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How to Handle Discipline with Your Child with Special Needs

Here are some tips for establishing a healthy level of discipline when raising your child with special needs.

Discipline and punishment are very controversial topics when it comes to raising children, especially those who have special needs. It is important to teach your child that there are certain rules that need to be followed in life, and consequences when those rules are broken. When done right, discipline is beneficial for children with special needs because it helps them grow and improve. Here are some tips for establishing a healthy level of discipline when raising your child with special needs.

Clear Communication

When you are a single parent, raising a child with special needs can be challenging. However, one benefit is that you have control over the rules of the house. On the other hand, when you are raising a child with your spouse, you will need to have a discussion about what discipline measures to take. Communication with your partner is important to make sure that you agree on what are the rules for behavior and the consequences for disobeying. Also, for all parents, you should have this conversation with your child. Giving your child clear expectations will teach them to be accountable and it will help eliminate frustration later. Setting healthy boundaries has been shown to make children feel safe and it improves the emotional environment of your home.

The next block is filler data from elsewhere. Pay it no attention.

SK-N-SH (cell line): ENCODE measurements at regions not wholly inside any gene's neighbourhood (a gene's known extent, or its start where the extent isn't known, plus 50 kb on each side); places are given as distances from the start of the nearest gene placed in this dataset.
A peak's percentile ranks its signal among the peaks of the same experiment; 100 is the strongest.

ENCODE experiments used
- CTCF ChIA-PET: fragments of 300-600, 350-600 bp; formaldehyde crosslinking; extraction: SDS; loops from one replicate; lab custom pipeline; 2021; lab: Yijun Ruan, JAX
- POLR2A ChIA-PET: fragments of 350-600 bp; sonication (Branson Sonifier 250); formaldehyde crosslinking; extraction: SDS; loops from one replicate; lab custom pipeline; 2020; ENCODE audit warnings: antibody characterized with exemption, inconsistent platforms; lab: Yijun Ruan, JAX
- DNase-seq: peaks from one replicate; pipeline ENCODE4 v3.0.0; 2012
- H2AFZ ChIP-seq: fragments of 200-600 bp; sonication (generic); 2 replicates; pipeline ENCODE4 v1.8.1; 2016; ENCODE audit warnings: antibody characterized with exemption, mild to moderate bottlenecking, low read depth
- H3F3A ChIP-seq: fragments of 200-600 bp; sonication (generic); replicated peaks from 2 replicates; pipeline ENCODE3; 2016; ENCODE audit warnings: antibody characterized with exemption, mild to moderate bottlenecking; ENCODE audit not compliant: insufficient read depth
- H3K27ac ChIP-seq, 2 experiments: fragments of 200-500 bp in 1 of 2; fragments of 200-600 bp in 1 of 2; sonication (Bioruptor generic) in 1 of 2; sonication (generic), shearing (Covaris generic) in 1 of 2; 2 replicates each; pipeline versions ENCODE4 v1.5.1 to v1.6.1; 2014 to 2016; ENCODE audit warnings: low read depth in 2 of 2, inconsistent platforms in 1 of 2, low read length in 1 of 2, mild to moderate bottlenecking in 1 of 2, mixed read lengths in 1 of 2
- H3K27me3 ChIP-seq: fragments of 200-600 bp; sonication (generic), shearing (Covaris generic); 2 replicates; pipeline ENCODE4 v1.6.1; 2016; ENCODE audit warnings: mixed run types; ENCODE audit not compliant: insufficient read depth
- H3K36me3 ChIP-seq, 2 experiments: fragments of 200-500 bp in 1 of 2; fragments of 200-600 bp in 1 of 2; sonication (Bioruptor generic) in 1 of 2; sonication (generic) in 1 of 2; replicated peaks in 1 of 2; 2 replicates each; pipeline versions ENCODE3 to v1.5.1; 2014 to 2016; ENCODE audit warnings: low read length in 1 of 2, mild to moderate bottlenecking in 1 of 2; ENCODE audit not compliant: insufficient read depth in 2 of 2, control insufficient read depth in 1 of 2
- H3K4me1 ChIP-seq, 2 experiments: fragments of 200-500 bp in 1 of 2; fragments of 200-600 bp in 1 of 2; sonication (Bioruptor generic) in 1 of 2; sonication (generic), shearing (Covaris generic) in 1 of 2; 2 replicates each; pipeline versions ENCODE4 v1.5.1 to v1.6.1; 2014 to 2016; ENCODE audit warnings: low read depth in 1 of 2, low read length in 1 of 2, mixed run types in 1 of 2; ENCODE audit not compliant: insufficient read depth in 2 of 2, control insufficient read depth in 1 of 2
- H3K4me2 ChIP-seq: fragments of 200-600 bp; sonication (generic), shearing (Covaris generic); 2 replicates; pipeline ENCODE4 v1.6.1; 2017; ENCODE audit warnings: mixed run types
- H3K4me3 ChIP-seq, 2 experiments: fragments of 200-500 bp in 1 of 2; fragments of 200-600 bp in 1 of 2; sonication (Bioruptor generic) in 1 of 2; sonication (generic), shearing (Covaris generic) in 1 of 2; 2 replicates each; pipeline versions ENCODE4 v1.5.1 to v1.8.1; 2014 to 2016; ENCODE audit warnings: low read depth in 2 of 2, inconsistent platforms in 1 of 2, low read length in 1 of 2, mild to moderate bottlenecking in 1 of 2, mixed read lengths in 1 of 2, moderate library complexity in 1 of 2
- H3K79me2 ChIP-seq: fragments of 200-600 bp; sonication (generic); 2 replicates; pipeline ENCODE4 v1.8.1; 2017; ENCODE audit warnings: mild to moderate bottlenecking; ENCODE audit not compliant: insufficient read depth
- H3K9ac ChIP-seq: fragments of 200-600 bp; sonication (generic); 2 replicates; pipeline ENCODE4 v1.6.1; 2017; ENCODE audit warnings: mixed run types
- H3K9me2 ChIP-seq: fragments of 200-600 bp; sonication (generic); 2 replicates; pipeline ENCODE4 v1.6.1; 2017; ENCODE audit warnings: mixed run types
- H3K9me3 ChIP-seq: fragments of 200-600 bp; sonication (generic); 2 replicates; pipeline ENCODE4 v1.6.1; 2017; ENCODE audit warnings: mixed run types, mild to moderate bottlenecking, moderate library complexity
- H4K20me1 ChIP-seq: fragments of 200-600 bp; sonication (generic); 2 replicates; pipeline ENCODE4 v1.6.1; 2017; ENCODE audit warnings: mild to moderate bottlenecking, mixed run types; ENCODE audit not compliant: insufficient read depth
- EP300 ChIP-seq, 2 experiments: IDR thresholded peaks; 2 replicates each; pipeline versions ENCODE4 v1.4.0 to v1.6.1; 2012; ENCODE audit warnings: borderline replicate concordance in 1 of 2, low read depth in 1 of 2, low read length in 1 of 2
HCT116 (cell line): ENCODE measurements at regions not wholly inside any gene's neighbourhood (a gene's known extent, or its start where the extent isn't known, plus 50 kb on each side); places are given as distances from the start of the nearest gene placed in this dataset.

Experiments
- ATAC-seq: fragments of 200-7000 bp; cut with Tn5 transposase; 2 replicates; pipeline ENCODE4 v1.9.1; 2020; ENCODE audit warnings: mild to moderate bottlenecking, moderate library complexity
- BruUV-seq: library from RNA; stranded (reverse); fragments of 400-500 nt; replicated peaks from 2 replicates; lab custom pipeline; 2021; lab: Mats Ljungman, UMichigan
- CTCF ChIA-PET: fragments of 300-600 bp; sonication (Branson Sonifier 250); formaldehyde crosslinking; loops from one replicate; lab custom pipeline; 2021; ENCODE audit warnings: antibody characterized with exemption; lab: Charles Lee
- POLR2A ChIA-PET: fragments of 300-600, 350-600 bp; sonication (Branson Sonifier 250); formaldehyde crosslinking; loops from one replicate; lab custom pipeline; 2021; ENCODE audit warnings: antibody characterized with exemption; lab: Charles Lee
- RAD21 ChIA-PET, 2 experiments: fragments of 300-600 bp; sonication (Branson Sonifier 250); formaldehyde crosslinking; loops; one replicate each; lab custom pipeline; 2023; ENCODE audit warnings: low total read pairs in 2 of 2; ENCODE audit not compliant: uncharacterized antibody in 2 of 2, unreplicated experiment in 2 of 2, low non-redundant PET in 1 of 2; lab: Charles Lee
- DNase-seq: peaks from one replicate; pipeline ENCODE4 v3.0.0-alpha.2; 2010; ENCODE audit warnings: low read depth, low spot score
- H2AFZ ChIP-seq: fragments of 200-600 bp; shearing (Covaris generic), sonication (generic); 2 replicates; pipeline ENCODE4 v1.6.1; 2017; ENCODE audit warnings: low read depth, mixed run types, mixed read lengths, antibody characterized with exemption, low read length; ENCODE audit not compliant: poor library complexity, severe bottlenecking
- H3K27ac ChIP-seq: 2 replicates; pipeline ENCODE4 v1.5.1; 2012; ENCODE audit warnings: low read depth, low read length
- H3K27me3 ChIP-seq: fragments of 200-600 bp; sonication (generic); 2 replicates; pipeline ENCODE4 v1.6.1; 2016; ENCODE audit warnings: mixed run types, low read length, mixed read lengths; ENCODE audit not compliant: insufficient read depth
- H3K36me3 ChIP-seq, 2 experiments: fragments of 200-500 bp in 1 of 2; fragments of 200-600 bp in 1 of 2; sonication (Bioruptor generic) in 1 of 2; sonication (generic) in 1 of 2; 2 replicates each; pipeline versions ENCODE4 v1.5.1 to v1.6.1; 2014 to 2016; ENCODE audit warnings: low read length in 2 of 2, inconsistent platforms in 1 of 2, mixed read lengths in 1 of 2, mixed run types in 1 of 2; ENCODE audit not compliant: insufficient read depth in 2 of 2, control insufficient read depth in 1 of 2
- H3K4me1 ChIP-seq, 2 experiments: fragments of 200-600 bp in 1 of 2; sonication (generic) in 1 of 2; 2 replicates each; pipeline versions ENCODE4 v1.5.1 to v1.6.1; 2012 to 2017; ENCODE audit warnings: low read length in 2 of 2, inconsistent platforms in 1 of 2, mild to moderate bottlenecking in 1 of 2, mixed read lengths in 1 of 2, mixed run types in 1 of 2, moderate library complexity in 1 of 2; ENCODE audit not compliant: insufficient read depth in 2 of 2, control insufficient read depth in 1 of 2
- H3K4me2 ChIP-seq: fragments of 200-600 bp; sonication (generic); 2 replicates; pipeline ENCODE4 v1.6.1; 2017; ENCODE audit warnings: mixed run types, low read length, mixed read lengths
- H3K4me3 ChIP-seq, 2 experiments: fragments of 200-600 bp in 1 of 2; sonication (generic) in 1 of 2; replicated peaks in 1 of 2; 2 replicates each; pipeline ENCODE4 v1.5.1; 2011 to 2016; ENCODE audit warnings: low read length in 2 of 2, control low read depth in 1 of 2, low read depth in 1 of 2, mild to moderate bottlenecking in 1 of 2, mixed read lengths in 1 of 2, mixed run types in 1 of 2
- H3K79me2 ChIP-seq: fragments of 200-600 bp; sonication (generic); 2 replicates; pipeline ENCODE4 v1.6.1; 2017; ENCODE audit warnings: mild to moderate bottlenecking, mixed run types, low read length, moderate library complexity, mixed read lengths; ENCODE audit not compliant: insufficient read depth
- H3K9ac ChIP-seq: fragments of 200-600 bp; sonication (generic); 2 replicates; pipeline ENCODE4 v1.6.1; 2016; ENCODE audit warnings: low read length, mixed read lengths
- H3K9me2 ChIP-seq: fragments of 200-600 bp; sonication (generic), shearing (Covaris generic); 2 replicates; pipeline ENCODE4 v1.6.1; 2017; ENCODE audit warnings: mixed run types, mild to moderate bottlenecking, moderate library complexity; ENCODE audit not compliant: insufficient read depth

Levels of Discipline

The biggest worry you might have as a parent punishing your child is whether or not you are too harsh. It is safe to say that you should never inflict corporal punishment (spanking or hitting) on your child. After all, you would never want to potentially harm them. Instead, a good place to start when determining a punishment is giving one that will help your child learn to correct their behavior, and this will depend on their age. For example, with older children you can take away privileges, like no TV for a week, because they will understand that it is a direct consequence of their actions. Toddlers, however, who can’t control impulses, will not; if they misbehave it’s better to have them in supervised time out in order to remove them from the situation. With any aged child, you should talk to them about why what they did was wrong.

The Connections Therapy Center

The Connections Therapy Center serves families of children and adolescents with disabilities and special needs. We are a team of experts in the fields of pediatric speech, occupational therapy, speech-language pathology, and behavioral sciences. As a team, we offer intensive hands-on therapy for children and adolescents, as well as informative and useful resources for families. If you are interested in learning more about what we can do to help your family, visit us online or give us a call at (301) 577-4333. Want to get more information on how to help your child thrive? Follow us on Facebook, Twitter, LinkedIn, and Pinterest.

This entry was posted on Monday, January 6th, 2020 at 10:50 am . You can follow any responses to this entry through the RSS 2.0 feed. Both comments and pings are currently closed.

Connections Therapy Center

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  • 4451 Parliament Place, Suite A
    Lanham, MD 20706
  • 301-577-4333
  • 301-618-0025

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    Connections Therapy Center
    4451 Parliament Place, Suite A Lanham, Maryland 20706
    Phone: 301-577-4333